July 29, 2021
Cliff Swallow
Cliff Swallow
Knowing I am out most every day now with the camera looking for bugs and birds, friends from the other side of the Great Plains invariably ask if I ever worry about rattlesnakes.  I roll my eyes.  If I see one snake of any persuasion in a year’s time, I consider myself lucky.  What I worry about most is not seeing stuff, snakes, bugs, or birds, anywhere anymore.

Today’s scientists are the shamans and sorcerers of yore, watching for signs and portents.  I was born under the sign of Scorpio, which is the extent of what I know about astrology, but maybe I should pay more attention.  In seventeen years in our present house we have never seen a scorpion inside, or even outside in the yard.  Until this spring and summer during which time we’ve seen four, all inside.

Scorpions need water just like bugs and birds, and they can slip through cracks as thin as a credit card.  All four of our primeval looking visitors have been either in a bathroom or the kitchen.  Here’s my scientific equation:  global warming = drought = scorpions in our house seeking water.  Actually, I am neither scientist nor shaman, but I can read sign, and I know there are two things a person cannot be simultaneously:  a birder and a science denier.

We have eight large trees in our yard, plenty of shade, and three water features.  In March through June over the years, we’ve averaged a couple new yard birds every year, typically migrants headed north.  This year we’ve seen no new yard birds, but even more unusual, we’ve had only one migrant of any species pass through.

Migration is fueled by bugs and bugs fuel hormonal triggers for nesting.  Reports from every corner of the southwest say migrant bird species have either arrived late this year or haven’t come, and resident species that flock up in the winter have not dispersed to initiate breeding.  A friend who has conducted spring birding surveys for thirty-nine years says this is the slowest year he’s ever seen by a wide margin.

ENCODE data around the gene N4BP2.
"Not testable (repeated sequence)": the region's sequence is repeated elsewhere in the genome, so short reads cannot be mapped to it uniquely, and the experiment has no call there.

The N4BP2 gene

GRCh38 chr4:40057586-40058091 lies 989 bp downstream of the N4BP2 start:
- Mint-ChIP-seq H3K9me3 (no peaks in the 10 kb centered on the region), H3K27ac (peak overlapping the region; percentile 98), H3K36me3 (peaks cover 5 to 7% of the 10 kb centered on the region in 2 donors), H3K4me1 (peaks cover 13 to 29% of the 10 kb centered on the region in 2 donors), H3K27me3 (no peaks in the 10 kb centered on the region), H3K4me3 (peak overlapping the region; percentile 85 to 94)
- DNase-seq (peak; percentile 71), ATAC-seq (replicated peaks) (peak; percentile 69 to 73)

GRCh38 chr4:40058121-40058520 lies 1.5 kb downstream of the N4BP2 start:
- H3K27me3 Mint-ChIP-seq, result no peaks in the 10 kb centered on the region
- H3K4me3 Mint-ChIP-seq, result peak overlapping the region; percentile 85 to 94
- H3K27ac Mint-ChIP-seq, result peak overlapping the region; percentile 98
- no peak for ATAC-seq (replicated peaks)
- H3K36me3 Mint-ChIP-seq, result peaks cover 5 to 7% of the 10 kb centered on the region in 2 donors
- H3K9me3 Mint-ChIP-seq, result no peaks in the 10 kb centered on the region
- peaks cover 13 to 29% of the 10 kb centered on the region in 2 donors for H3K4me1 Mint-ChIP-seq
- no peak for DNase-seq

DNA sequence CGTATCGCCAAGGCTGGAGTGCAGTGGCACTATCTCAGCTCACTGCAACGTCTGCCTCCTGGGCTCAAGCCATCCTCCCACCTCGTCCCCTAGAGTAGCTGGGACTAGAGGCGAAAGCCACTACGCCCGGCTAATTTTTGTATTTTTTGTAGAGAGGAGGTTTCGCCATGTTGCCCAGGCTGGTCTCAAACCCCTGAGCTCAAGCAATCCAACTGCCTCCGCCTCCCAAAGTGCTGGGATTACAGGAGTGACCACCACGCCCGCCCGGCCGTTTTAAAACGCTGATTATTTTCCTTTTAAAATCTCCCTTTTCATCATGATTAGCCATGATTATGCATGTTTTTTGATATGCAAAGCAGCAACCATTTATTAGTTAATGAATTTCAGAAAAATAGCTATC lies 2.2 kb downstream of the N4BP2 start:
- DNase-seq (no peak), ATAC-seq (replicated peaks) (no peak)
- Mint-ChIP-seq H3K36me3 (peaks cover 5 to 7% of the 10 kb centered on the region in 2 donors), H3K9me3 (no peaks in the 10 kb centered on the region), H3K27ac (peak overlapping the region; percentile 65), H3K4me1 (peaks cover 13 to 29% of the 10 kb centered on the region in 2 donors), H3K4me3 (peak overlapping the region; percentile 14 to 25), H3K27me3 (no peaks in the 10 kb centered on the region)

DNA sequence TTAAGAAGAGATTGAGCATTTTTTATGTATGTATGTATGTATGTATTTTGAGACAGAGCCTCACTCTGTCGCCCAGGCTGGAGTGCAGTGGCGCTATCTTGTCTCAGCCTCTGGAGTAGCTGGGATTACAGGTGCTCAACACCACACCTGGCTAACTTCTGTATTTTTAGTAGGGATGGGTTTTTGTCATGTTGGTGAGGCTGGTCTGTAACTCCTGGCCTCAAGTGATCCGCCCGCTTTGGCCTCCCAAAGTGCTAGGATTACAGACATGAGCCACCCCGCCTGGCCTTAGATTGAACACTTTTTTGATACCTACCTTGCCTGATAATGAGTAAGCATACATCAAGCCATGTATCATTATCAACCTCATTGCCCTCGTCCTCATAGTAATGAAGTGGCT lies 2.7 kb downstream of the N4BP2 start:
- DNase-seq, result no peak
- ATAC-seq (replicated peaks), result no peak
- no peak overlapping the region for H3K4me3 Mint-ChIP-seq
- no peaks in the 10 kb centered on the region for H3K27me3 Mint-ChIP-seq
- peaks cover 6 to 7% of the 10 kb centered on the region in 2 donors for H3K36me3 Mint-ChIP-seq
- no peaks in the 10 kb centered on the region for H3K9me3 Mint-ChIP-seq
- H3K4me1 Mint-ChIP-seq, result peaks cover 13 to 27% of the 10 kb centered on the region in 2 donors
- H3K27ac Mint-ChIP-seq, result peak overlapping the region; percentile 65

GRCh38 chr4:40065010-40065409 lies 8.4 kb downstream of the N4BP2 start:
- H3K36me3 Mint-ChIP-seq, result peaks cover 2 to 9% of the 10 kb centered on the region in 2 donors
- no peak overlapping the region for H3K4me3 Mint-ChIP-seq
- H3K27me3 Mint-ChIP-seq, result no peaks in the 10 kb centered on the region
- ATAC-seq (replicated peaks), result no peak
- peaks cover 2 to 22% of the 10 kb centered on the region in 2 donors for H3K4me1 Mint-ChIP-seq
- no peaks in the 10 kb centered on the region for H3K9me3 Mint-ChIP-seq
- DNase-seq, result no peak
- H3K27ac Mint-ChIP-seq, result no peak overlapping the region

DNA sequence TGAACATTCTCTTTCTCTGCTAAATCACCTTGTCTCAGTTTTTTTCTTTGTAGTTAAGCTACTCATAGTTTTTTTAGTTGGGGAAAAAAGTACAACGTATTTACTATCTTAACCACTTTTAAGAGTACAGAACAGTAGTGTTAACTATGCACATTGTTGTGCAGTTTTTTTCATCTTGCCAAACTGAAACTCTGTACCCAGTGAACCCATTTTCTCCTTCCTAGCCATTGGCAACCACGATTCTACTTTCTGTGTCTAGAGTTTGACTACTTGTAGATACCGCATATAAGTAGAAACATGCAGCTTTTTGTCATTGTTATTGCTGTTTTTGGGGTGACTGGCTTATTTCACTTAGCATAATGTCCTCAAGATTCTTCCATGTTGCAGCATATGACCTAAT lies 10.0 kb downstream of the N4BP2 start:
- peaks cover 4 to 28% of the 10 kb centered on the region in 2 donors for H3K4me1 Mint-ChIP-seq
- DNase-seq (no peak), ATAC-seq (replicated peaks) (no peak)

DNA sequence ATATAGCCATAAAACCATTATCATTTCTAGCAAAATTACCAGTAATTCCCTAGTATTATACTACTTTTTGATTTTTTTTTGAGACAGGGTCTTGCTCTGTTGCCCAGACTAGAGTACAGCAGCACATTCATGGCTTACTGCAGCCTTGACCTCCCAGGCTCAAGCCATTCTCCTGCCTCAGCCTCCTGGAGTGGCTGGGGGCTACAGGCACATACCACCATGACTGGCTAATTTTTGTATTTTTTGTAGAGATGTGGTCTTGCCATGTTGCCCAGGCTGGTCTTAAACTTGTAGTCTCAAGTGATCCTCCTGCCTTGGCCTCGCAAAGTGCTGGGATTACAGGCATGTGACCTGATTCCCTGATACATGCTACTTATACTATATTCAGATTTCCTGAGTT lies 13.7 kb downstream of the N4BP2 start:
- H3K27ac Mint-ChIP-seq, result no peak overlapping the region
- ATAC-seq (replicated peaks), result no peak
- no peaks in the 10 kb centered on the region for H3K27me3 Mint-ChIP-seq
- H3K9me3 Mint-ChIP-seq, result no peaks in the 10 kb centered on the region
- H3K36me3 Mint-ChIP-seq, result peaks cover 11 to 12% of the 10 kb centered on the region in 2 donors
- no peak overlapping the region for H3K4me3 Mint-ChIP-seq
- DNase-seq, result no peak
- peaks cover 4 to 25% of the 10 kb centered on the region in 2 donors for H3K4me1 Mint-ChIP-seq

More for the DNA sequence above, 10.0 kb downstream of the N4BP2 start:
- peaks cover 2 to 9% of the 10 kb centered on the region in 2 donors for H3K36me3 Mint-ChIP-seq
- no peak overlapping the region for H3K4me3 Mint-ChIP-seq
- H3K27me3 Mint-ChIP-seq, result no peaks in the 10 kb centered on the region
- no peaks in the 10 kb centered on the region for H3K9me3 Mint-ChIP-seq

Along the various routes I run on the greenbelt, there are two underpasses where Cliff Swallows show up reliably and begin building their mud nests, often as early as March, but by June City of Scottsdale workers have typically removed them and cleaned up the area.  This year the swallows didn’t appear until June and so few nests were begun that C.O.S. hasn’t even bothered with a clean-up.

I spent three days during the third week of May birding in Madera Canyon, for sure my favorite birding spot in all of Arizona.  One of my targets was Sulphur-bellied Flycatcher, a late spring migrant that reliably arrives there a month or more after other flycatchers and mountain warblers.  I didn’t see any, but even more instructive was that three different birders, seeing my camera and binoculars, asked me if I had.  They hadn’t either.

One morning I had a calling male Elegant Trogon pass me, headed up canyon trailed by a pack of drooling birders.  This didn’t seem unusual until the results of the annual trogon survey reported only 68 of southeastern Arizona’s spectacular, quintessential species were found this year compared to 201 last year.

One excuse for science denial typically cited by its practitioners is that something considered true yesterday may likely be proven false tomorrow.  Is there a bigger oxymoron in the English language than “alternate facts?”  Science is fluid.  Science is constantly evolving as knowledge grows.

If there is some hope for our planet, it is that she and her denizens’ voices have finally become numerous enough that even some of the extractors are listening now.  From Vaquitas to our south to Polar Bears to our north to our winged migrants who didn’t migrate this year, the voices are growing.  Read the signs.
Elegant Trogon
Elegant Trogon